FilosofiaInternational perspective on phenomenology

Human Corporality and the stake of the contradiction of Good and Evil

Good and evil, two concepts that have occupied philosophy as a human activity for centuries now. These two concepts separately, but above all the essence of their relationship is a puzzle for man, even though it governs him and defines him throughout his life.

 This ontological contradiction is inscribed in human existence and becomes active as man opens himself up to the world, ready to experience it in its entirety by revealing his Being through life. 

 The human being from the first years of his life is confronted with the contradiction of good/evil realizing that his only certainty is his body[1] and at the same time the absolute evil, death. Precisely at that moment he experiences the absurdity that governs him as a being, i.e. he realizes existence and at the same time non-existence, thus arising, the deepest existential anxiety[2] to face evil, this power of negativity and cancellation of his existence, overcoming his limitation.

 After all, what is evil? Is it an autonomous force or does it always coexist with good? “Both good and bad. [one and the same] The fur doctors, cutting, burning, everything, torturing badly the sick, begging, they receive no wages worthy of anything but the sick, these workers”, if we refer to the Cosmic Analects of Heraclitus[3] we will see that evil is always found together with the good, often even as necessary, as we see here, that doctors cut, burn and torment the sick in order to cure them, many even accusing them of working the same evils as the diseases, while in another point: agathon, sickness made health a pleasant good, famine made pleasant the saturation and the toil made pleasant the rest.

 As seen in Herakletian thought, good and evil do not simply co-exist, they constantly alternate. Perpetual change characterizes the relation of contradiction between good/evil by demonstrating the constant transition of being from good to evil and vice versa. Being is prospectively non-being, while non-being is potentially being. For Heraclitus, this constant change is necessary, he even considers that strife, which is one of the manifestations of evil, constitutes the becoming of the complex and complex whole, bringing change and the continuous renewal flow.

 Through the alternation of good and evil the end is fulfilled, as birth occurs which alternates with decay, constituting the real course of life and the essence of truth.[4]

 The life that permeates human existence as the thoroughness of its Being[5] is constantly moving as an intermediate reality, passing from good to bad and vice versa, just like man who follows its path in search of the meaning of existence and the value of life by opening as a whole in the world wondering if this world in which he lives, Here and Now, is his own.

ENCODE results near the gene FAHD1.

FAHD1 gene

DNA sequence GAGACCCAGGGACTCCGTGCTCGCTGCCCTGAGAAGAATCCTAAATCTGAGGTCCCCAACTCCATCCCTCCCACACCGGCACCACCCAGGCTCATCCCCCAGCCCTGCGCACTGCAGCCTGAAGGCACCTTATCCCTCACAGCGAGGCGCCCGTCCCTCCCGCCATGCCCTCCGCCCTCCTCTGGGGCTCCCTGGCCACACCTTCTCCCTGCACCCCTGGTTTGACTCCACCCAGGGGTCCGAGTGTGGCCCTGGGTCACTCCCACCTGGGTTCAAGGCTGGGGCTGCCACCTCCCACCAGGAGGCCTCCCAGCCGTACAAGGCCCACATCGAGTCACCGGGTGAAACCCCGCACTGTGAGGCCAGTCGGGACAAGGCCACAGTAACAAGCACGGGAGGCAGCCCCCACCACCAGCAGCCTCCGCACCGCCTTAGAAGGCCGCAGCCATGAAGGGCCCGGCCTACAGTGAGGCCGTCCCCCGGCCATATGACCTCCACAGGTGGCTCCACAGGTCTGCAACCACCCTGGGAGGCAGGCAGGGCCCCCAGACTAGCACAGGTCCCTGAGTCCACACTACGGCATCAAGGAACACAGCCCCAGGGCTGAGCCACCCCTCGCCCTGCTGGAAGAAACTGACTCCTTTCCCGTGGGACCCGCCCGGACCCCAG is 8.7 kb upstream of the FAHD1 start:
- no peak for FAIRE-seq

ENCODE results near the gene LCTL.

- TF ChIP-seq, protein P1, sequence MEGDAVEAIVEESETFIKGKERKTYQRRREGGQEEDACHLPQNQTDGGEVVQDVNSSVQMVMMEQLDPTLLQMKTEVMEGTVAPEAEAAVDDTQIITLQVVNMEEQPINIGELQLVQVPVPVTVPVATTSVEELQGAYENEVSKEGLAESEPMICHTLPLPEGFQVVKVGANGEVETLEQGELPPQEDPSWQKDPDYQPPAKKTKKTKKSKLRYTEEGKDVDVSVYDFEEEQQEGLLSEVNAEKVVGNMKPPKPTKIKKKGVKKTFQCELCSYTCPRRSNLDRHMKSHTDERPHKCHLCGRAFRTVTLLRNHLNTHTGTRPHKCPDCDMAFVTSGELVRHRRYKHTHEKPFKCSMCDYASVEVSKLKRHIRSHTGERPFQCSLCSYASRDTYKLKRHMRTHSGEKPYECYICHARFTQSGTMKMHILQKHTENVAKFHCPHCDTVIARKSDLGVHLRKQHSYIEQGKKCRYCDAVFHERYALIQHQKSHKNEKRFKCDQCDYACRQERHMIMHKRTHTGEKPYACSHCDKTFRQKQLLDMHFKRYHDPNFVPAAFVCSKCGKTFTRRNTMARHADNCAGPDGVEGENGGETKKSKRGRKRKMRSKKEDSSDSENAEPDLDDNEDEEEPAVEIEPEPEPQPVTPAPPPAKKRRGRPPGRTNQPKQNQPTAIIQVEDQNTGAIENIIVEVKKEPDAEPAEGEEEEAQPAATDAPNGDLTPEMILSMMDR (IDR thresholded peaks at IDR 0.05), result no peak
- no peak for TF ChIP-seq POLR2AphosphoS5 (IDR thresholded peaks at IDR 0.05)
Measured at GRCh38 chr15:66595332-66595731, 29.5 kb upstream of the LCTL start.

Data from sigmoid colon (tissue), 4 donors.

The realization of its existence is accompanied by the vertigo of agony caused by the possibility of freedom which is compromised by the absurd certainty of impending death, the chronological fragmentation of eternity.

 Within this confrontation of the individual with freedom, according to Kierkegaard,[6] the possibility of sin is developed, as the possibility of freedom is an eternal enigma, causing man’s anxiety as to how to assume his relationship with the good and the evil which becomes synchronous with the mission of his body. 

 The certainty of man introduces him to an absurdity of questioning his freedom. this questioning pushes him into a dead-end situation, in which he experiences the loss of himself, since he does not take up his privileged relationship with nothingness, so as to transcend it by passing into Being, but remains there sinking into nothingness, being vulnerable to evil , as a result of which it is led to less perfection, as Spinoza emphasized in the Ethics,[7] who considered that evil and sorrow are impossible to understand through the essence of man. When his spirit is overwhelmed by negative physical influences, at the same time the body receives influences that dampen the power of his energy, as his action is not in accordance with his intimate nature. The individual is unable to stick to his Being, as a result of which he is shaken as a whole, often committing heinous acts that are against human nature.